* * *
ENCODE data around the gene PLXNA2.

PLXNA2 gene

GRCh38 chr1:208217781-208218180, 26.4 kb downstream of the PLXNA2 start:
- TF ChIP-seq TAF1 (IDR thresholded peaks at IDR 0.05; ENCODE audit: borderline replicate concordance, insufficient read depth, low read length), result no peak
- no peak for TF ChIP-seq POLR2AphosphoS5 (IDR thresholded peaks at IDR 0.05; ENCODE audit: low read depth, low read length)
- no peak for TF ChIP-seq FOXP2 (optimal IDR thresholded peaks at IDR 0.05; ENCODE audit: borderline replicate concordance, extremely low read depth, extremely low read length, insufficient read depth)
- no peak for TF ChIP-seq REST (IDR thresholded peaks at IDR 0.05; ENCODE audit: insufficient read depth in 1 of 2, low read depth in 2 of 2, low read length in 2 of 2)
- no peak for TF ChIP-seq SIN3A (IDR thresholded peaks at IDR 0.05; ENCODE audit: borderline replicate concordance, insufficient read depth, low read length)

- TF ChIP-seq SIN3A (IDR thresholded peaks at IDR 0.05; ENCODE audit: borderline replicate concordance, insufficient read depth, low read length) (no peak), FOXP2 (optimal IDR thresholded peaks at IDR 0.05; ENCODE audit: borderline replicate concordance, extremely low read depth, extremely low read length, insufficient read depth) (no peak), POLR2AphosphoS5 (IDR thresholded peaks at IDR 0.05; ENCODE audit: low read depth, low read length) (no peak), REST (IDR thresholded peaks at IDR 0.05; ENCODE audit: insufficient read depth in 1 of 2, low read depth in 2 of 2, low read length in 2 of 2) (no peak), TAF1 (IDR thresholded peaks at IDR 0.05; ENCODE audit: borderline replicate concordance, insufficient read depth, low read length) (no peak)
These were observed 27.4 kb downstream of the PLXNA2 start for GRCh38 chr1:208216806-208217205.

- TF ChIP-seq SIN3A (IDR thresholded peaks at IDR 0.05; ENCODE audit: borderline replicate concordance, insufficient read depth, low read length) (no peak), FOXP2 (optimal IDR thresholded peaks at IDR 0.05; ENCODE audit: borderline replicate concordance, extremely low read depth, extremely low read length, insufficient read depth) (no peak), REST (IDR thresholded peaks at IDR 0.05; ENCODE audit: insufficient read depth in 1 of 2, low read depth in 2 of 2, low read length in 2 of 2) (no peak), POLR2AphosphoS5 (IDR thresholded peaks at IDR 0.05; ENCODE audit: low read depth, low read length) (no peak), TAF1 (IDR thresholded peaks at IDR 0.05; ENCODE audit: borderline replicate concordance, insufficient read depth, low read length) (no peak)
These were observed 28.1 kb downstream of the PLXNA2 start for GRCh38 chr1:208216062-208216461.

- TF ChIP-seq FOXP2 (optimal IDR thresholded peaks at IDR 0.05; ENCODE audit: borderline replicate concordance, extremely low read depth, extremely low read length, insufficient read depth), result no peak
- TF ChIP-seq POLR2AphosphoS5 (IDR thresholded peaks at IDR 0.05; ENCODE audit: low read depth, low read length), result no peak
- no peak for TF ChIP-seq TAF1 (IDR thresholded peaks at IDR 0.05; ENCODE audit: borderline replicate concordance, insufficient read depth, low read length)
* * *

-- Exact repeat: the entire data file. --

ENCODE data around the gene PLXNA2.

PLXNA2 gene

GRCh38 chr1:208217781-208218180, 26.4 kb downstream of the PLXNA2 start:
- TF ChIP-seq TAF1 (IDR thresholded peaks at IDR 0.05; ENCODE audit: borderline replicate concordance, insufficient read depth, low read length), result no peak
- no peak for TF ChIP-seq POLR2AphosphoS5 (IDR thresholded peaks at IDR 0.05; ENCODE audit: low read depth, low read length)
- no peak for TF ChIP-seq FOXP2 (optimal IDR thresholded peaks at IDR 0.05; ENCODE audit: borderline replicate concordance, extremely low read depth, extremely low read length, insufficient read depth)
- no peak for TF ChIP-seq REST (IDR thresholded peaks at IDR 0.05; ENCODE audit: insufficient read depth in 1 of 2, low read depth in 2 of 2, low read length in 2 of 2)
- no peak for TF ChIP-seq SIN3A (IDR thresholded peaks at IDR 0.05; ENCODE audit: borderline replicate concordance, insufficient read depth, low read length)

- TF ChIP-seq SIN3A (IDR thresholded peaks at IDR 0.05; ENCODE audit: borderline replicate concordance, insufficient read depth, low read length) (no peak), FOXP2 (optimal IDR thresholded peaks at IDR 0.05; ENCODE audit: borderline replicate concordance, extremely low read depth, extremely low read length, insufficient read depth) (no peak), POLR2AphosphoS5 (IDR thresholded peaks at IDR 0.05; ENCODE audit: low read depth, low read length) (no peak), REST (IDR thresholded peaks at IDR 0.05; ENCODE audit: insufficient read depth in 1 of 2, low read depth in 2 of 2, low read length in 2 of 2) (no peak), TAF1 (IDR thresholded peaks at IDR 0.05; ENCODE audit: borderline replicate concordance, insufficient read depth, low read length) (no peak)
These were observed 27.4 kb downstream of the PLXNA2 start for GRCh38 chr1:208216806-208217205.

- TF ChIP-seq SIN3A (IDR thresholded peaks at IDR 0.05; ENCODE audit: borderline replicate concordance, insufficient read depth, low read length) (no peak), FOXP2 (optimal IDR thresholded peaks at IDR 0.05; ENCODE audit: borderline replicate concordance, extremely low read depth, extremely low read length, insufficient read depth) (no peak), REST (IDR thresholded peaks at IDR 0.05; ENCODE audit: insufficient read depth in 1 of 2, low read depth in 2 of 2, low read length in 2 of 2) (no peak), POLR2AphosphoS5 (IDR thresholded peaks at IDR 0.05; ENCODE audit: low read depth, low read length) (no peak), TAF1 (IDR thresholded peaks at IDR 0.05; ENCODE audit: borderline replicate concordance, insufficient read depth, low read length) (no peak)
These were observed 28.1 kb downstream of the PLXNA2 start for GRCh38 chr1:208216062-208216461.

- TF ChIP-seq FOXP2 (optimal IDR thresholded peaks at IDR 0.05; ENCODE audit: borderline replicate concordance, extremely low read depth, extremely low read length, insufficient read depth), result no peak
- TF ChIP-seq POLR2AphosphoS5 (IDR thresholded peaks at IDR 0.05; ENCODE audit: low read depth, low read length), result no peak
- no peak for TF ChIP-seq TAF1 (IDR thresholded peaks at IDR 0.05; ENCODE audit: borderline replicate concordance, insufficient read depth, low read length)